SNode *q = p->next;
while (NULL != q) {
if (value == q->value) {
p->next = q->next;	// (1)
free(q);		// (2)
return 0;
}
p = q;
q = q->next;
}
return -1;
}``````

Reverse List

Reverse a single linked list is quite tricky, the head is gonna pointing to the last node while the first node will become the last node. To reverse it, we need to set a constant pointer b pointing to the orignal head node and then set a moving-forward pointer q, each iteration q begins to point to the current head; Finally, move head forward. ``````int ReverseList(SNode* list){
if (NULL == list && NULL == list->next)
return -1;
SNode *p = list->next;
SNode *q;
while (NULL != p->next) {
q = p->next;		// (1)
p->next = q->next;	// (2)
q->next = list->next;	// (3)
list->next = q;		// (4)
}
return 0;
}``````

Print List Reversely

To print a single list reversely, there're several methods. One is that using the ReverseList() I illustrated just now, and then print the reversed one by sequence. The easiest way to do so is to use the key point of stack and recursive function call.

``````void PrintListReversely(SNode* list){
if (NULL == list && NULL == list->next)
return;
PrintListReversely(list->next);
printf("%d ", list->next->data);
}``````

Double linked list means the node of a double linked list could not only point to the next node but also point the prior node. Here's the general definition for a node of Double Linked List:

``````typedef struct DNode {
elementType value;
struct DNode *next;
struct DNode *prev;
} SNode;``````

In the following discussion, I'll make the double list circular, which means the last node pointing to the first node and the first node also pointing to the last node.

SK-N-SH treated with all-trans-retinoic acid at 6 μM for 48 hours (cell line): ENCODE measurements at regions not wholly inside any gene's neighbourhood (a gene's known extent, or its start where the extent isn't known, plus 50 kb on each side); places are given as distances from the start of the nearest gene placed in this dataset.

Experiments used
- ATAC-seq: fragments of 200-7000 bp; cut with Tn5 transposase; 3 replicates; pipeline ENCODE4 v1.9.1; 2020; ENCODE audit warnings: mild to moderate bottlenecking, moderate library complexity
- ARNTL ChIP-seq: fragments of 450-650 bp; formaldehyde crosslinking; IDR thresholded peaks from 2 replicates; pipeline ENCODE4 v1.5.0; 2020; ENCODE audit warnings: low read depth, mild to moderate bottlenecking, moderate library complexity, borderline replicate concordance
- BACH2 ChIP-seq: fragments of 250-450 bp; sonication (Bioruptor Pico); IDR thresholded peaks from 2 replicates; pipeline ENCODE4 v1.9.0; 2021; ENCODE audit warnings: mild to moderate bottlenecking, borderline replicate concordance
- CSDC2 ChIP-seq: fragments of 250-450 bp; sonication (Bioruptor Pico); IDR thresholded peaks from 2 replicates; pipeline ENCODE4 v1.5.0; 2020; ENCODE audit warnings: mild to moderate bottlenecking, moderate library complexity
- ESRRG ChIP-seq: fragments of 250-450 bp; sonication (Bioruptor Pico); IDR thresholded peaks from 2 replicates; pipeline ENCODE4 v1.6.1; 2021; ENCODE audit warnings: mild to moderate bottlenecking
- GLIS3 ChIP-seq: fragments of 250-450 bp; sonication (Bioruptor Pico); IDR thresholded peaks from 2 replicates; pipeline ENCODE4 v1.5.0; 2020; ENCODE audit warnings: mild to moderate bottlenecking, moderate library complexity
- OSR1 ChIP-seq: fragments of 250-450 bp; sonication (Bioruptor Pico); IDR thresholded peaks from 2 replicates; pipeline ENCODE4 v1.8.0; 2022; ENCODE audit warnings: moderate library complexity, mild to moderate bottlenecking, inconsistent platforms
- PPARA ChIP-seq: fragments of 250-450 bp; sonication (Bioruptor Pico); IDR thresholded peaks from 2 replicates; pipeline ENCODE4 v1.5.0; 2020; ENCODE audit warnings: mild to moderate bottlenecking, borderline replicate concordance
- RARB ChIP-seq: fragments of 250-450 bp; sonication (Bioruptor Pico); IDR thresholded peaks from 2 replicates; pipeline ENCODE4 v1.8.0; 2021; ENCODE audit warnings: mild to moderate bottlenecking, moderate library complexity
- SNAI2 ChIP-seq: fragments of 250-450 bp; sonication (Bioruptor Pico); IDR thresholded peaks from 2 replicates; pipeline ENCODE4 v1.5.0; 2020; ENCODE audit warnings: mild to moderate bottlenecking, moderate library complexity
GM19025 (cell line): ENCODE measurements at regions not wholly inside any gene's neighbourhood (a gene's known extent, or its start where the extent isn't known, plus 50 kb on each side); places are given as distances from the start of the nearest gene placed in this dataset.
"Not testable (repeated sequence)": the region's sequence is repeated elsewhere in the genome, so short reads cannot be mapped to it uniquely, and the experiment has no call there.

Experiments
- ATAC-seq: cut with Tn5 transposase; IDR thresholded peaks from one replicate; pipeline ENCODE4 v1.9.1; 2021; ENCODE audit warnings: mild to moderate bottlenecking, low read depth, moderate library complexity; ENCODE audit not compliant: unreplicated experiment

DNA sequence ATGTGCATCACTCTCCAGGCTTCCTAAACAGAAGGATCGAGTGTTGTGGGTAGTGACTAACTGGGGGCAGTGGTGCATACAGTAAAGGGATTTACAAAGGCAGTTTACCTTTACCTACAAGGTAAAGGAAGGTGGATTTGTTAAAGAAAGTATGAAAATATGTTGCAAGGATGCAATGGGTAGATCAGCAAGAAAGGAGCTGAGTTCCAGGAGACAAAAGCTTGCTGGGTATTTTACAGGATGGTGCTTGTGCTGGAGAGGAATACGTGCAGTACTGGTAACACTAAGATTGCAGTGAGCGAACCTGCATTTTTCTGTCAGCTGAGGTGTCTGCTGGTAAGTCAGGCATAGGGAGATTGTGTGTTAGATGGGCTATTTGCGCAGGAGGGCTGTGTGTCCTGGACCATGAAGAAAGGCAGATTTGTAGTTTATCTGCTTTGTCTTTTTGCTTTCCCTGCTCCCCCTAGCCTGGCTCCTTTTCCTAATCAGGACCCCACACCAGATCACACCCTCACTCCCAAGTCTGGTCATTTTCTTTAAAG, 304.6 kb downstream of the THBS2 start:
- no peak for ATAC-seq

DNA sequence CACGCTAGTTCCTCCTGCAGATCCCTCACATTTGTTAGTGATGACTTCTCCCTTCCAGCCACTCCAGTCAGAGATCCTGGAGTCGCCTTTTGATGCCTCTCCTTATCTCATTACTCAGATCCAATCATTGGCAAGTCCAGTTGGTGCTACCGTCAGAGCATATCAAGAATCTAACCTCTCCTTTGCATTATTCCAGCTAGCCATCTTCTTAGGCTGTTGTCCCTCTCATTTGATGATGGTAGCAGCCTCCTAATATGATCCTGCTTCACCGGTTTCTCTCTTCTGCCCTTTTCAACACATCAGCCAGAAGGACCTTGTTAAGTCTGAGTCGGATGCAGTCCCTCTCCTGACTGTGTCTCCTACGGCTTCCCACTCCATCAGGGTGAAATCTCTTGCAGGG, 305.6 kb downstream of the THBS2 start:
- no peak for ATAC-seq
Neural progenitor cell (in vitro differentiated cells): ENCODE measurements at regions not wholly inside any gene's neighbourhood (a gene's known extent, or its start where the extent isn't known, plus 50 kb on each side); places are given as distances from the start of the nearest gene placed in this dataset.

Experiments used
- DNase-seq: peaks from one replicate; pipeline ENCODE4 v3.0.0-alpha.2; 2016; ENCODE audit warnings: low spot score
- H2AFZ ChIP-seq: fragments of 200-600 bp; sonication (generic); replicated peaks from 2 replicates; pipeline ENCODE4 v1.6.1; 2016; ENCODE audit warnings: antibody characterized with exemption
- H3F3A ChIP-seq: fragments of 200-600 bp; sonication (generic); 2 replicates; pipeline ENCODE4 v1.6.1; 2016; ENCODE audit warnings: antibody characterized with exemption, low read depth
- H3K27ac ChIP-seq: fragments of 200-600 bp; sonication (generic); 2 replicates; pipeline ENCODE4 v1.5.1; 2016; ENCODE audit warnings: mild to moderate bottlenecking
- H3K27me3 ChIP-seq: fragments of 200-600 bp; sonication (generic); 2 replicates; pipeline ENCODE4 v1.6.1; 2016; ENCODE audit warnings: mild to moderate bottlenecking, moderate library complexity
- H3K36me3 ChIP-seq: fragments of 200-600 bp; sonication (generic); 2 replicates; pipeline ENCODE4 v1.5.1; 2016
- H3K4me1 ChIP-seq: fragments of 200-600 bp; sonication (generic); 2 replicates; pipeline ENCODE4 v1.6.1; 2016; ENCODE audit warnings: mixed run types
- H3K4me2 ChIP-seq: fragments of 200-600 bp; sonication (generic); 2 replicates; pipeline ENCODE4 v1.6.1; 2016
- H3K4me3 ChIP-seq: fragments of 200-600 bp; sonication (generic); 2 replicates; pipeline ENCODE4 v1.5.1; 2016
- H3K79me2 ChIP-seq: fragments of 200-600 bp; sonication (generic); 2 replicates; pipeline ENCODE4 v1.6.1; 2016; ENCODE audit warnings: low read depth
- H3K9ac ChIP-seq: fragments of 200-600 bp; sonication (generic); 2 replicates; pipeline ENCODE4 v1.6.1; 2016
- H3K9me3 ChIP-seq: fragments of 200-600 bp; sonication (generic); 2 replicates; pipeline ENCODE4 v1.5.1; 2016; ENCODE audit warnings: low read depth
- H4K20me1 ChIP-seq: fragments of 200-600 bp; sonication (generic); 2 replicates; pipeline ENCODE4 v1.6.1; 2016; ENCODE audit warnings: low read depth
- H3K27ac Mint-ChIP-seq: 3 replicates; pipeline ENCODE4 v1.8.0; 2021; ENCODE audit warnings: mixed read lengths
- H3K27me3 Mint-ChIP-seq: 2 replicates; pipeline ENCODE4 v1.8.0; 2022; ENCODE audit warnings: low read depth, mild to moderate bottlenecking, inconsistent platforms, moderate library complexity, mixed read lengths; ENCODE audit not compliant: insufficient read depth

Create

To reate a double Linked List, an dummy node need to be allocated. Note that at the beginning of creating the dummy node, both its next and prev pointing to itself.

``````DNode* createList() {
// Create a dummy node for a sinle linked list
DNode* list = (DNode*)malloc(sizeof(DNode));
if (NULL != list) {
list->value = -1;
list->prev = list;
list->next = list;
}
return list;
}``````

Insert from head in a double linked list is no more difficult than that in a single linked list. ``````int insertFromHead(DNode* list, type value) {
if (NULL == list)
return -1;
DNode* node = (DNode*)malloc(sizeof(DNode));
if (NULL == node)
return -1;
node->value = value;
node->next = list->next;	// (1)
node->prev = list;		// (2)
list->next->prev = node;	// (3)
list->next = node;		// (4)
return 0;
}``````

Insert To Tail

Insert to tail is just the same logic as insert from head, just need to move the pointer to the last node.

``````int insertToTail(DNode* list, type value) {
if (NULL == list)
return -1;
DNode* node = (DNode*)malloc(sizeof(DNode));
DNode* p = list;
if (NULL == node)
return -1;
while (list != p->next)
p = p->next;
node->value = value;
node->next = p->next;	// (1)
node->prev = p;		// (2)
p->next->prev = node;	// (3)
p->next = node;		// (4)
return 0;
}``````

Delete By Value

Delete node by value in a double linked list is no more difficult than that in a single linked list. ``````int deleteByValue(DNode* list, type value) {
if (NULL == list)
return -1;
DNode* p = list;
DNode* q = list->next;
while (list != q) {
if (q->value == value) {
p->next = q->next;	// (1)
q->next->prev = p;	// (2)
free(q);		// (3)
return 0;
}
p = q;
q = q->next;
}